Ed & Marge Huddles, as 20-somethings, would be voiced by Drake Bell (currently on Ultimate Spider-Man: Web Warriors) and Amy Poehler, who just finished up Parks & Recreation. I'd reunite Will Friedle & Christy Carlson Romano (ex-Kim Possible) to play Bubba & Penny. Yeah, I know. Friedle was just cast for Guardians of the Galaxy, but he can do comedy, too. Claude Pertwee, the fussy neighbor, could be either Thomas Lennon (Odd Couple) or Neil Patrick Harris.

2. The other option is to make this a follow-up series. Ed & Bubba would be retired with sons of their own following in their footsteps. This would allow for a Married With Children reunion, casting Ed O'Neill (Modern Family) as Ed, with Katey Sagal (late of Sons of Anarchy) as Marge, Jason Alexander (ex-Seinfeld) as Bubba, Tina Fey (ex-30 Rock) as Penny, with Bell & Friedle as the next generation footballers.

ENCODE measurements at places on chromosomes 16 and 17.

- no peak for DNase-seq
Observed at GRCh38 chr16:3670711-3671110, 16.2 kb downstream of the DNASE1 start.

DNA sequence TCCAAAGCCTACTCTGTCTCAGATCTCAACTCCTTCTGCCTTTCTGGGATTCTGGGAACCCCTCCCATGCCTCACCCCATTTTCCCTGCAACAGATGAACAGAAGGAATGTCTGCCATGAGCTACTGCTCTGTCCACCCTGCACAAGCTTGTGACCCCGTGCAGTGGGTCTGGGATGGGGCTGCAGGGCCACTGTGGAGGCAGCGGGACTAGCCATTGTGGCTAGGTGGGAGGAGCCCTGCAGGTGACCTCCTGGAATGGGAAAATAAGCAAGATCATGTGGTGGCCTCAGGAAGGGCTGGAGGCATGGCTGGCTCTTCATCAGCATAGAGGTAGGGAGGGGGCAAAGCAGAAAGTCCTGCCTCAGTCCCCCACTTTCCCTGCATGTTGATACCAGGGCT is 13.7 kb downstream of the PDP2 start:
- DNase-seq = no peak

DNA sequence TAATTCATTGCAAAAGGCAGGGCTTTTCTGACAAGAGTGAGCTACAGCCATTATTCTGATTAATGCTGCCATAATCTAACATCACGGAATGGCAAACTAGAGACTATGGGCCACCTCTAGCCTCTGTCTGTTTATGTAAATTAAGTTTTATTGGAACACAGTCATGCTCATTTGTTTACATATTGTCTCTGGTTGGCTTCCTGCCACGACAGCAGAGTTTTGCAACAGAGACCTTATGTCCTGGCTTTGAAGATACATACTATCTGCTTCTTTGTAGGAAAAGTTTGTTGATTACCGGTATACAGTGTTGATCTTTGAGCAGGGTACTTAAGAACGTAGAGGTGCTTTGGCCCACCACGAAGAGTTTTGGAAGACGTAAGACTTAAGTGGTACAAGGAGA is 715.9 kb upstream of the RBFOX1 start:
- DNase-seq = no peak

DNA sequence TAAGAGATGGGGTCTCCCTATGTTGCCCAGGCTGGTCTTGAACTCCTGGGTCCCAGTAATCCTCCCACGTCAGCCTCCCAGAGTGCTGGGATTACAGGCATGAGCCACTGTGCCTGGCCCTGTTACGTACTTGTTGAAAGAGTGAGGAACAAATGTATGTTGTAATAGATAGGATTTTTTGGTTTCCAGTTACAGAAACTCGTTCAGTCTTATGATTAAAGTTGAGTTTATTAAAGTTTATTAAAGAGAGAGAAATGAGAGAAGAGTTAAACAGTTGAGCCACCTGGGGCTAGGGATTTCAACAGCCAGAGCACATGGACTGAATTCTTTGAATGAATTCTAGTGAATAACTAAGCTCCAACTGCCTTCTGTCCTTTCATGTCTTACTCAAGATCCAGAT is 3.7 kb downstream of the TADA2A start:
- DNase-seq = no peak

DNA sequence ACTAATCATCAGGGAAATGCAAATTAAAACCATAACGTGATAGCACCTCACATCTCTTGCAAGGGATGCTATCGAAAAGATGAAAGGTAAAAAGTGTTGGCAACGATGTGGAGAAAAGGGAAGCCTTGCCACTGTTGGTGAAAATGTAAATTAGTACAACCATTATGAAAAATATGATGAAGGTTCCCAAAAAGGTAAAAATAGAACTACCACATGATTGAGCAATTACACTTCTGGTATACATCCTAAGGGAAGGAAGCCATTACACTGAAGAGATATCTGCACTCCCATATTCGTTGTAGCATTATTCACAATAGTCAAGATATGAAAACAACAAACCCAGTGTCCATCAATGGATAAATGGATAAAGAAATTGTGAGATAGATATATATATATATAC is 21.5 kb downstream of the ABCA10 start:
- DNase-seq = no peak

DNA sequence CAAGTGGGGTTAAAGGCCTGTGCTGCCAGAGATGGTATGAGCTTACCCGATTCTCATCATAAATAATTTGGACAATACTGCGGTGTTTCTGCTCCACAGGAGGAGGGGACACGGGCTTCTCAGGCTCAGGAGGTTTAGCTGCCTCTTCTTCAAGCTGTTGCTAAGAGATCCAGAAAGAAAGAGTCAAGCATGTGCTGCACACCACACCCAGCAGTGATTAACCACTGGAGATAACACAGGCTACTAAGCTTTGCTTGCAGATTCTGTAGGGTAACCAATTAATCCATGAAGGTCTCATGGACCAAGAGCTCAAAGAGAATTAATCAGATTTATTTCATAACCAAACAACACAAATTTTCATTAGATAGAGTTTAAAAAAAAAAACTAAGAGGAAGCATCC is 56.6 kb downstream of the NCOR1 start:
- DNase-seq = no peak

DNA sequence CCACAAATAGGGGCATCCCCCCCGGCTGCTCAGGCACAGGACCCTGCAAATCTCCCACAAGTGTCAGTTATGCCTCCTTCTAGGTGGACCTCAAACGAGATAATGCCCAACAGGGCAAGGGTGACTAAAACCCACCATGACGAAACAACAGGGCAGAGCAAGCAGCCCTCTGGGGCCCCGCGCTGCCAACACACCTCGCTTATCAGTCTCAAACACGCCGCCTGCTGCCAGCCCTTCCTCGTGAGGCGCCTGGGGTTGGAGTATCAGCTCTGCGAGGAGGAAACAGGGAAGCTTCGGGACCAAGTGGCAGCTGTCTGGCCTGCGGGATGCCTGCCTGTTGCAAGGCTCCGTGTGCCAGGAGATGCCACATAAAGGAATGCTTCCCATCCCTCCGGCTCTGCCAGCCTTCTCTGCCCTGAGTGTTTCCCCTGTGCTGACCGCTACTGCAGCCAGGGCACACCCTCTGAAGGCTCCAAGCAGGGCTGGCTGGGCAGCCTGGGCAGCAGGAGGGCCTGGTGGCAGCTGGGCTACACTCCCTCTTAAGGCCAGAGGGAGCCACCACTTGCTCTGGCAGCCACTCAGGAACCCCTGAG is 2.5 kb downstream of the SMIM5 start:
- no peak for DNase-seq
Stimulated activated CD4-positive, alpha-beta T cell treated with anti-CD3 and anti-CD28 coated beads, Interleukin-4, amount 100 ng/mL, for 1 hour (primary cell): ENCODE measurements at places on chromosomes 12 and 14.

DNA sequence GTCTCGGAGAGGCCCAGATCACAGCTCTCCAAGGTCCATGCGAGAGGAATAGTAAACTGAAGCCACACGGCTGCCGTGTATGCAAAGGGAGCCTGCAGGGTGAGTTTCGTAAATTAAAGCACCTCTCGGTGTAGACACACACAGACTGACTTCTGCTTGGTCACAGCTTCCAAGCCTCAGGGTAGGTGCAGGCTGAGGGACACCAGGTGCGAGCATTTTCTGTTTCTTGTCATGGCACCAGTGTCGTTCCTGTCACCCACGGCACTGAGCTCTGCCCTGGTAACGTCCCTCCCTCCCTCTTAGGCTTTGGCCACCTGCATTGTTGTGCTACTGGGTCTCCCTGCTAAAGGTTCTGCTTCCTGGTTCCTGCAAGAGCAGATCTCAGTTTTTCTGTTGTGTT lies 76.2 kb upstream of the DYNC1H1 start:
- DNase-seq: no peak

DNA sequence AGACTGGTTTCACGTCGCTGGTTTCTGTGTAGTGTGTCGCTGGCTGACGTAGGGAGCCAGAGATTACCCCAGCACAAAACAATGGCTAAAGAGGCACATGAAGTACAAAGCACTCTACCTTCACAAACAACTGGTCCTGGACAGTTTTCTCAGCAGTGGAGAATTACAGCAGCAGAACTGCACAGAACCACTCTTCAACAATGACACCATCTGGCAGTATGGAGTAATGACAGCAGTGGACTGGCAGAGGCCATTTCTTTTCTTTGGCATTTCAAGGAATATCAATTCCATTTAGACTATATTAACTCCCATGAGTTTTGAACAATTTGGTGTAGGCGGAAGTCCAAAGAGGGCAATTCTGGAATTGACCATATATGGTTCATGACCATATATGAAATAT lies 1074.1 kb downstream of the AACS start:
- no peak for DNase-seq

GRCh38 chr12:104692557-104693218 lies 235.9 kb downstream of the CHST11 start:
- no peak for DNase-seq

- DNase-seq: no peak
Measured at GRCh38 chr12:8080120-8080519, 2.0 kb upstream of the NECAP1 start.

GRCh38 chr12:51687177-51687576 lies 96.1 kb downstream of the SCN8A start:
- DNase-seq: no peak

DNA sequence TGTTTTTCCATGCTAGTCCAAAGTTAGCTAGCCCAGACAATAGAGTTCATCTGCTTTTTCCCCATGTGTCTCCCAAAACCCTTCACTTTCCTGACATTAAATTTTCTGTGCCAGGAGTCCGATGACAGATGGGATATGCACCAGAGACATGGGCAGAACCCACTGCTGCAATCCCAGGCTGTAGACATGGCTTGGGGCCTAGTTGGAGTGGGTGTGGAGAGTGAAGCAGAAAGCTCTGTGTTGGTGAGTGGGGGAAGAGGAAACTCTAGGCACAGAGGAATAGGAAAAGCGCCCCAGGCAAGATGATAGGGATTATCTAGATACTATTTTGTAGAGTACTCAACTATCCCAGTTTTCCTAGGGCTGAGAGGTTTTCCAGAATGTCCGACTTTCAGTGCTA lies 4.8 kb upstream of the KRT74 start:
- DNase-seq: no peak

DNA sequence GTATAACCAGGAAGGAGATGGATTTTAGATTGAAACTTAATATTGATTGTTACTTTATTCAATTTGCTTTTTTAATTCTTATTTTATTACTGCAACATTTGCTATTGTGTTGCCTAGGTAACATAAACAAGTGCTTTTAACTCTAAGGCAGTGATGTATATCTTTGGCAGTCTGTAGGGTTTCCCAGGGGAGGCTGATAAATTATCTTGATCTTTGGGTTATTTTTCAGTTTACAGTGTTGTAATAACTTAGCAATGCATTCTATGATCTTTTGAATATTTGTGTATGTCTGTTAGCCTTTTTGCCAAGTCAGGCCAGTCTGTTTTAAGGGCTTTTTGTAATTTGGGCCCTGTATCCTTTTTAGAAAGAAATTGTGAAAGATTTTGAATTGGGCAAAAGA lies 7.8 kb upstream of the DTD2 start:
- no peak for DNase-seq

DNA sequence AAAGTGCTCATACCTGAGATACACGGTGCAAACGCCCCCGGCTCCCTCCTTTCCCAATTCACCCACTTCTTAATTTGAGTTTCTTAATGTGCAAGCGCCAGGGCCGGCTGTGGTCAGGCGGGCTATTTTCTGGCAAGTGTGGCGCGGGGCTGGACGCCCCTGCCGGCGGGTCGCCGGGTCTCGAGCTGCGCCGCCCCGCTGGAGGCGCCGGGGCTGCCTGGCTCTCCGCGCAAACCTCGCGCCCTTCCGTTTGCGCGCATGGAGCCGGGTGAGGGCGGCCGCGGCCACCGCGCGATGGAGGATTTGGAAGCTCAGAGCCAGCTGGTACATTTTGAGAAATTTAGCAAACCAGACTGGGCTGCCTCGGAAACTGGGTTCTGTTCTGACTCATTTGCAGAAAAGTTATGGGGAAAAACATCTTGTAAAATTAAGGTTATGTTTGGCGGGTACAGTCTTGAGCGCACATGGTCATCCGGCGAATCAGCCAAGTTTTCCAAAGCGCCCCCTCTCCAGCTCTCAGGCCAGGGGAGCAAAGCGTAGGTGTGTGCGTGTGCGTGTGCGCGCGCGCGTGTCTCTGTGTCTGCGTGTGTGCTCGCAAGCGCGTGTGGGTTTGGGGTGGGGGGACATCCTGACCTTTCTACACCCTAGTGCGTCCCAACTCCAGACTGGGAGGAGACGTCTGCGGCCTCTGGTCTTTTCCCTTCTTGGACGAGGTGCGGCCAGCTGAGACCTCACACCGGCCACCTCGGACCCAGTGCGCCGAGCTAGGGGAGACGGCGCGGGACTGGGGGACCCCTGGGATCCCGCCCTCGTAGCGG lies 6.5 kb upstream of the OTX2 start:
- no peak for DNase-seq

Granted, the original series only lasted 10 weeks, so a TV-movie would be in order to reintroduce the cast. Contemporary announcers such as Jim Nantz (CBS) or Rich Eisen (NFL Network) would fill Enberg's spot at the mic.

What do you guys think?

You Know the Voice: Bud Collyer (1956)

In addition to hosting To Tell The Truth, Bud Collyer also served as MC for another classic game show, Beat the Clock, which premiered in 1950. By then, Collyer had ended his run doing Superman radio dramas, and would not be, ah, reunited with the Man of Steel for another 16 years.

To give you some idea of Beat the Clock, we present this episode from 1956.

Today's audience is familiar with a spiritual descendant to clock, that being Minute to Win It. It just ain't the same.